Marketing Communications: Positive implications of Media for Minority Groups Voice

On the other hand there are instances where media, more specifically marketing communications has had positive implications for the voices of migrants living in the UK. For example a member of the British public took out a full page ad in the metro to counter the fear mongering tactics that were being implemented by both sides of the referendum campaign. (See appendix 5) The ad’s simple copy read “Why can’t we cope with a 0.5%/yr rise in population? Too many migrants or failure of government?” and gave voice to a large proportion of the population who were dissatisfied with the unethical tactics being used by the government, migrants included.

As history has taught us, using migrants as a political scapegoat is dangerous (Hollifield, 1992). Although immigration still remains a prominent political issue adverts like these, untainted by bias give people a moment to reflect on the way our government is using mass media to ultimately divert the public’s attention from the real issues we face as a society.

Marketing Communications for the Voiceless from the Voiceless

Migrant led initiatives combating the threat media poses to migrant voice in the UK and focusing on the way migrants are being represented across large parts of the media have been established.

Migrant Voice UK is “working to strengthen the voice, participation and representation of migrants in the media in order to encourage a more balanced, well-informed and inclusive debate on migration in Britain.” (Migrantvoice, 2016)

Furthermore the ‘I am an Immigrant’ advertising campaign was a crowdfunded communications campaign created by Movement Against Xenophobia (Crowdfunder, 2015) that focused on celebrating UK migrants and their contributions to society as opposed to stereotyping and often vilifying them.

These examples demonstrate the duality of the role that media is playing in our society, in that it is often limiting the voices of migrants but also providing a platform for members from migrant communities, especially those whose voices are not usually heard, to express their views on the issues affecting their lives in the UK.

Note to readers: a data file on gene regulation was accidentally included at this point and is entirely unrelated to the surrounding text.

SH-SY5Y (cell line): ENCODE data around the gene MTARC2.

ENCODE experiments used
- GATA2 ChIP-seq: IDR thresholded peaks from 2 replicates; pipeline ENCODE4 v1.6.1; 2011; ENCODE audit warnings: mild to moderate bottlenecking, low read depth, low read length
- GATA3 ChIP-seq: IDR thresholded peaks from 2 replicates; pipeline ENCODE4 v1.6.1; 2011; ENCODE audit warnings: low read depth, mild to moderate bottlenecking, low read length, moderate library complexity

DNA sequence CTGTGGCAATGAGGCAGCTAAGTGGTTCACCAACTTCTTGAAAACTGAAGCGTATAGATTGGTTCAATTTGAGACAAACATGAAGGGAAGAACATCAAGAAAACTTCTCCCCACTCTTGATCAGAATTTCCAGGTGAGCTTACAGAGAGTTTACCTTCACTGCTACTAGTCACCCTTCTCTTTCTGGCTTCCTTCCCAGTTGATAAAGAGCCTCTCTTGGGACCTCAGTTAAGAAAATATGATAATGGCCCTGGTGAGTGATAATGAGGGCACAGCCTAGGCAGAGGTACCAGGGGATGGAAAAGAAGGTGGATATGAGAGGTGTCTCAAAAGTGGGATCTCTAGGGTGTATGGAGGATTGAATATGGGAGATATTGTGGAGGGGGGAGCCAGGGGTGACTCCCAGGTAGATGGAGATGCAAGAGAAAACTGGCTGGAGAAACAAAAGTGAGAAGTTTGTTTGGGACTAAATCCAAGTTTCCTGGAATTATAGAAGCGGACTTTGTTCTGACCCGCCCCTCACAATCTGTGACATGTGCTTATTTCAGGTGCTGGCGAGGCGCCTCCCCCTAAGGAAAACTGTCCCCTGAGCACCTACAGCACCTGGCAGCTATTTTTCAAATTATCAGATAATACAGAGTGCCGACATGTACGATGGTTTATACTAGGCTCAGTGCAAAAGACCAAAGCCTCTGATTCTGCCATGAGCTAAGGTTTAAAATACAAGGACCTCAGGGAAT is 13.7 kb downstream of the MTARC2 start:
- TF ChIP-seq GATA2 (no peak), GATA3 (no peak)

Digital Media: Implications for Minority Groups Voice

Media performs a crucial role in the representation of ethnic minorities in the public sphere but can also affirm social & cultural diversity. The rise of digital media has been somewhat of a double edged sword for minority groups. On one hand it has acted as a facilitator of voice for minority groups. It provided a plethora of new channels to disseminate information through, and thus has been increasingly utilised by minority groups who feel misrepresented or whose voices are not being heard by the majority (Guzzetti and Lesley, 2015).

However it could also be argued that digital media has also provided a platform for for those with hateful views to share their views and opinions and in turn discourage minority groups from voicing their own opinions, the obdurate anonymity that digital based communications can provide individuals with “a sense of impunity and freedom from being held accountable for inappropriate online behaviour” (Hardaker, 2010, p. 215) that would otherwise be condemned in mainstream society.

Conclusion

To conclude mainstream media, more specifically marketing communication does contribute to large sections of the UK population having little or no voice. Advertising and marketing communications are incredibly powerful social forces. They can be used to perpetuate the stigmatisation and stereotyping of marginalised groups. In contrast they can be used to counter stigmatisation and challenge stereotypes.

The examples used throughout this essay highlight that marketing communications and advertising can help to provide voice for marginalised groups living in the UK. Similarly it can also act as a limiter and can have a significantly detrimental impact on the voices of minority groups as examples some of the examples have indicated.

As advertisers and marketers we must be aware of the role we play in affecting public opinion through communications. The impact of unfair representation of minority groups is made clear in some of the examples mentioned in this essay and in turn the dangers this can impose, not just on voice, but on minority groups safety as well. If this isn’t a clear indication of the impact we as advertisers and in turn communicators can have on the voices and lives of individuals in marginalised groups then one must question what is?

We have a responsibility to ensure the marginalisation of migrants in the UK isn’t perpetuated through marketing and advertising communications and must always challenge the stereotypes we are fed as a society to ensure the fair representation of marginalised groups.

8.1.2017